Haslam’s on-the-ground visit in Lincoln County followed a helicopter tour of the area, two days after an EF-3 tornado destroyed dozens of homes and killed at least two people.

“It’s incredible, given the strength of the storm, that more people didn’t get hit,” Haslam said after the aerial tour.

Once on the ground, Lincoln County Sheriff Murray Blackwelder asked Haslam for continued aid from the Tennessee Emergency Management Agency and from state troopers, who helped keep the hardest-hit areas secure.

Before he left Lincoln County, Haslam spoke to the media in front of South Lincoln Elementary School. He peered into the building through shattered window panes.

“You literally see people whose lives were turned upside down,” he said of his tour of the area. “The main thing I wanted to do today is to make sure that we as a state are doing everything that we can to help.”

Note: This updates, expands and replaces earlier post.

Feds grant gov’s request for disaster aid to eight TN counties

News release from governor’s office:
NASHVILLE – Tennessee Gov. Bill Haslam announced today the federal government will provide public assistance to eight counties due to the severe winter weather that brought snow, ice and sleet accumulations to the state from March 2 to March 4, 2014.

The presidential disaster declaration will allow government entities and certain private non-profits in Carroll, Cheatham, Dickson, Haywood, Houston, Madison, Shelby and Tipton counties to apply for reimbursement of specific expenses related to disaster response and recovery.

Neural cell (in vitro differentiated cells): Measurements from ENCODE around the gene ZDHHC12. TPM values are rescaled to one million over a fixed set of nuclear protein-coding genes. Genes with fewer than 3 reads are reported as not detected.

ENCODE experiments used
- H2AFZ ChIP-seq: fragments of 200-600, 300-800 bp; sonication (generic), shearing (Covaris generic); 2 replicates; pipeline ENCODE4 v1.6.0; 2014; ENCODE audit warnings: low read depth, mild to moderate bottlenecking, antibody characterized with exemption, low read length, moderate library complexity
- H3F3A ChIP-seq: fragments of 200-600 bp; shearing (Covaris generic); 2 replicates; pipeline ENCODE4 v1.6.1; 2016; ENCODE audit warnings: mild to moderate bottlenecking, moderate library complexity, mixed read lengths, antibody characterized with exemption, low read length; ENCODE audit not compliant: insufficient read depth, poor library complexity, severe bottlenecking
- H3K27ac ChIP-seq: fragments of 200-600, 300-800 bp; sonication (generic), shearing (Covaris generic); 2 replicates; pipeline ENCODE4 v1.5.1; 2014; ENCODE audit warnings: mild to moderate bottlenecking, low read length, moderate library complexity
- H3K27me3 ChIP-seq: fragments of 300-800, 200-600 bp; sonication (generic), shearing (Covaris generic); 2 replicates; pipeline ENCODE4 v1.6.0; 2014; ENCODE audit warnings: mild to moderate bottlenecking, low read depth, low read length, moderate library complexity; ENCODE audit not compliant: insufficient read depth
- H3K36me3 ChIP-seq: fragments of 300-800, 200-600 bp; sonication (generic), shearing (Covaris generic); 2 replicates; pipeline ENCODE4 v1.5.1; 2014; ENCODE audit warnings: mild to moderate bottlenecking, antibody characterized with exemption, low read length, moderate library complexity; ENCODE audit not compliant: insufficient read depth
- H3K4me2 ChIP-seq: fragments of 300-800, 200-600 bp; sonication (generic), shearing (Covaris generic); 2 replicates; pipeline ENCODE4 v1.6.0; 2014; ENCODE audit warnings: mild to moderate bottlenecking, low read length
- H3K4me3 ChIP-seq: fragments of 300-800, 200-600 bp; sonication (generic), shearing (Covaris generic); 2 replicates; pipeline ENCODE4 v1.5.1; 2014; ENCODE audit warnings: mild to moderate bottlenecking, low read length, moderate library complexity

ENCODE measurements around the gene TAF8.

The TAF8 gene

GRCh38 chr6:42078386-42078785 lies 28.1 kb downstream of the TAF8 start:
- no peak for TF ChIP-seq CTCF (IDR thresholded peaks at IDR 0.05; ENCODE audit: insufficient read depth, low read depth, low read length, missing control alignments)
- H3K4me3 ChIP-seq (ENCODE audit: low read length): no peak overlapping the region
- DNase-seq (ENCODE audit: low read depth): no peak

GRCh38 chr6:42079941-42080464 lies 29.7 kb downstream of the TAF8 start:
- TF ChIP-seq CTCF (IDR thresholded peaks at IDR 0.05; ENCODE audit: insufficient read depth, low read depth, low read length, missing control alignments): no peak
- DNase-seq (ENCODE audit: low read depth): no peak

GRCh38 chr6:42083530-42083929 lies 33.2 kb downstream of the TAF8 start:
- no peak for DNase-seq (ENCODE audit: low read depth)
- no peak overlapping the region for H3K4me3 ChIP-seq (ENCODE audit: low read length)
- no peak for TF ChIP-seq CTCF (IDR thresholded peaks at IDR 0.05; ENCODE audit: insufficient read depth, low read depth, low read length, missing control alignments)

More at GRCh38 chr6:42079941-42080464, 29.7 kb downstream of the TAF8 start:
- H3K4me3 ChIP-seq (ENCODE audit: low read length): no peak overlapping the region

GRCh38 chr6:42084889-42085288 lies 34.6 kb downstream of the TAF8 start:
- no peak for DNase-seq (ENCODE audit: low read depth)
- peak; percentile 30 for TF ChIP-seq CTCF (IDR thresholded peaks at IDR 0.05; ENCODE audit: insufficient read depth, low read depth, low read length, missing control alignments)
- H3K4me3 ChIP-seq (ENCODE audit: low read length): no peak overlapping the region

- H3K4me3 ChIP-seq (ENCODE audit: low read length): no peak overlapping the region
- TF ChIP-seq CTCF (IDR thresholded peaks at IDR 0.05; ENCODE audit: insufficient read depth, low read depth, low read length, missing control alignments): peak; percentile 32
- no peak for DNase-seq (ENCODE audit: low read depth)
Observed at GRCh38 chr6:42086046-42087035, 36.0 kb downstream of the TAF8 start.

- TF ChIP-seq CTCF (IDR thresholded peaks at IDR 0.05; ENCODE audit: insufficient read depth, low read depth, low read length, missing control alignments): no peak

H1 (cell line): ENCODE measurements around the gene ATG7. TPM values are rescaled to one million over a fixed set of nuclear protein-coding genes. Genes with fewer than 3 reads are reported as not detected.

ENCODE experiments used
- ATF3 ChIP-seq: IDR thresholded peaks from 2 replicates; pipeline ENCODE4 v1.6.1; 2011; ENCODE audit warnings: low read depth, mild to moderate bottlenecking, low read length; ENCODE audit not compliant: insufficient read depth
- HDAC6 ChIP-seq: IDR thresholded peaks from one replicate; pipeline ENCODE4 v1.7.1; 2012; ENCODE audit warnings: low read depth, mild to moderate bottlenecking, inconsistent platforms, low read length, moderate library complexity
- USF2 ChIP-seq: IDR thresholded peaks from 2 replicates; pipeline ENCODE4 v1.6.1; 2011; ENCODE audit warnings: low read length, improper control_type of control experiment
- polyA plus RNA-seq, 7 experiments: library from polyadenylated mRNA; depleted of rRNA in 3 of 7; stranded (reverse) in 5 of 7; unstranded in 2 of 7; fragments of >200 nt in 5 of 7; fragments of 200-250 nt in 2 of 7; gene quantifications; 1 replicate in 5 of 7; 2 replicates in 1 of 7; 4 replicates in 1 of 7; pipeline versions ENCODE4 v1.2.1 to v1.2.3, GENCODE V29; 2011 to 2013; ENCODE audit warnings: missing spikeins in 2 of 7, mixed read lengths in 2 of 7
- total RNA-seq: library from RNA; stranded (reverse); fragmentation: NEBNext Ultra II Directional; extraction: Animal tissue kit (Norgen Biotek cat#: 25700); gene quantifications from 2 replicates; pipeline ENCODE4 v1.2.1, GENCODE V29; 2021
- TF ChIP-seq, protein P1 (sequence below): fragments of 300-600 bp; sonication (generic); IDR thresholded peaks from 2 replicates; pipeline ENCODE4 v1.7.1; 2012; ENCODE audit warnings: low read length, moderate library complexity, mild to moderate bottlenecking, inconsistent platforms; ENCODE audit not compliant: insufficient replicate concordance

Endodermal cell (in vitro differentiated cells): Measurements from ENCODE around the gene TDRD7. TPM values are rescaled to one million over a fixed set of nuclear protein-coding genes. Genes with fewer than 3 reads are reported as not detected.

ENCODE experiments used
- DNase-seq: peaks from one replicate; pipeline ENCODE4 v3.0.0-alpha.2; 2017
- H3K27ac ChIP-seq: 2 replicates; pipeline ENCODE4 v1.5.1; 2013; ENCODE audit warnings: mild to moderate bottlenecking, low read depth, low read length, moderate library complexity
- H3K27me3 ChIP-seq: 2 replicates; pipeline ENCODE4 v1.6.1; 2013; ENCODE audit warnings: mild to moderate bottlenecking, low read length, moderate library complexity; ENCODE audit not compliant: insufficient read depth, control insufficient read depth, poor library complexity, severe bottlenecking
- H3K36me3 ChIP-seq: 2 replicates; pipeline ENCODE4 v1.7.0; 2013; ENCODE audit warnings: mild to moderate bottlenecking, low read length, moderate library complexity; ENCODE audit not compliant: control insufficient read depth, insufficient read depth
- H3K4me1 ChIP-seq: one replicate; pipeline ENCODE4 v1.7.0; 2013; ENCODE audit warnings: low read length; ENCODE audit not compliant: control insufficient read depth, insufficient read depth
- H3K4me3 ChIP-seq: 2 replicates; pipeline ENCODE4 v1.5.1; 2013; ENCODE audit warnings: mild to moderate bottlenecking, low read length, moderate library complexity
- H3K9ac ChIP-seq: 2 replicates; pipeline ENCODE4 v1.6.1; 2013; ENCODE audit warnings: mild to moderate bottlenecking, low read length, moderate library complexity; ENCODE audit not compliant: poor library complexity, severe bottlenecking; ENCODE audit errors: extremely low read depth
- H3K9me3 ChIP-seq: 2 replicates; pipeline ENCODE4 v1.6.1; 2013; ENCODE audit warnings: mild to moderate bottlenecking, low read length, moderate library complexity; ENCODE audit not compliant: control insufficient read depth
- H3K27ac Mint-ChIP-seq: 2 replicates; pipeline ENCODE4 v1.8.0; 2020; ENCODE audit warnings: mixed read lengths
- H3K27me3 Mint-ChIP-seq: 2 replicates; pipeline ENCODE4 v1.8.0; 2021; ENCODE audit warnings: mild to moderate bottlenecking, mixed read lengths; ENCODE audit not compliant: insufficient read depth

“Local governments, volunteer organizations and electrical cooperatives responded to the needs of the communities when it was needed,” Haslam said. “This assistance will relieve some of the financial costs to these counties as they recover from this winter emergency.”

State and local governments, and electrical utilities, spent more than $12,232,215 in their response and recovery actions before, during and after the winter storm.

The federal assistance program will allow eligible entities in the designated counties to receive a 75 percent reimbursement for costs related to debris removal, emergency protective measures, and repairing roads, bridges, water control facilities, buildings, utilities and recreational facilities.

A powerful cold front moved into Tennessee on Sunday morning, March 2, bringing significantly colder temperatures and winter precipitation that did not end until the early evening of Monday, March 3. Freezing rain and ice were common over parts of northwest and north central Middle Tennessee with accumulations of one-quarter to one-half inch. The ice accumulation brought down tree limbs and power lines causing several power outages.

This is Tennessee’s first presidential disaster declaration since 2012 when severe storms brought tornadoes, straight-line winds and flooding through East Tennessee on Feb. 29.

For more updates regarding the state’s response, visit the TEMA website at www.tnema.org.

Note: The White House news release on the disaster declaration is below.
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Governor seeks disaster designation for nine TN counties

News release from governor’s office:
NASHVILLE – Tennessee Gov. Bill Haslam today requested a presidential disaster declaration for nine counties as a result of extreme winter weather on March 2-4, 2014.